“I may not have been the best husband, and I’m sorry if I wasn’t the best father to you, but I’m good at this. I get to touch people every day with what I do. And I love it.”

The self-aware yet idealistically hopeful Chef truly is a class-act. Favreau wanted the respect of the chef community, explaining that only a small niche need appreciate the efforts to make those efforts worth it. He knew he couldn’t bluff an art form as specific and honest as cooking, nor did he want to, so he decided to undertake the transformation from passive eater to well, active feeder. And who better to show him the ropes than local culinary royalty Roy Choi, the man behind the elusive, gourmet Korean Kogi truck and one of the founders of the celebrated food truck movement. Choi’s food first entered Favreau’s life on the set of Iron Man 2 — Hollywood foodie Gwyneth Paltrow had called in the Kogi to feed the crew, and Choi showed his taste buds no mercy.

Soon after, Favreau rode along with Choi for a night on the food truck circuit, a night Choi, who joined Favreau at ArcLight, described as practice rounds of drop off the money, pick up the laundry a la The Sopranos. He’d taken a bite, and the bite bit him. He decided the film was a go. Choi then sent him to an accelerated French cooking program and he worked his way up the line, until he could prove to master Choi he was the real deal. Every last crumb, shank, pickled onion and parsley snip pictured was cooked — and eaten — on set.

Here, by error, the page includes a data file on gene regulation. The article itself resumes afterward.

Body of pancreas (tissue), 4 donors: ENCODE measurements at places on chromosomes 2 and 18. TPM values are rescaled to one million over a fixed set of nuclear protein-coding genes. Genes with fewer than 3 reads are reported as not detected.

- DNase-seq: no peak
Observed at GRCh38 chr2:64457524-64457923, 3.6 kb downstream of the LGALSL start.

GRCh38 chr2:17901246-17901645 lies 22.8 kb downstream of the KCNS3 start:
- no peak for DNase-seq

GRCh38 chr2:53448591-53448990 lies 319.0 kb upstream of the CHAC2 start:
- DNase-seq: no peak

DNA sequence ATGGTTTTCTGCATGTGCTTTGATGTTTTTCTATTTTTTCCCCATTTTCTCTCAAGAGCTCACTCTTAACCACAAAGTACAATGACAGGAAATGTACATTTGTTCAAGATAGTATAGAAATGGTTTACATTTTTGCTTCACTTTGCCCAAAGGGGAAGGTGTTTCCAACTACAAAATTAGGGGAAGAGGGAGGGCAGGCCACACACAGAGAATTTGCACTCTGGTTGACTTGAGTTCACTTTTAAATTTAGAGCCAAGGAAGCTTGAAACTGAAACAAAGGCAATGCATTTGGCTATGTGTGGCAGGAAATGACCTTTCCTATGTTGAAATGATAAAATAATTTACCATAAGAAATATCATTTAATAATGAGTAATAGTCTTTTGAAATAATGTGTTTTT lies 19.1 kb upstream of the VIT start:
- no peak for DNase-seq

With Choi acting as chief consultant on all things kitchen — from food prep to line cook lingo (Chef is rated R for language, Favreau was told any movie about cooking that has a PG rating is bullshit), from farmers market etiquette to a chef’s tattoos, the movie captures the rich culture behind the seasonings. John Leguizmo as Martin, Sancho Panza to Carl’s Quixote, is a deliciously executed side dish, and Bobby Cannavale brings a toned-down though no less-welcomed version of Cannavalian flair.

So few movies have the attentiveness required to convey the heart of our day to day. Chef devotes itself fully to that attentiveness. Visibly excited to get back to his Swingers roots, in Favreau’s case, sticking to the traditional menu doesn’t disappoint.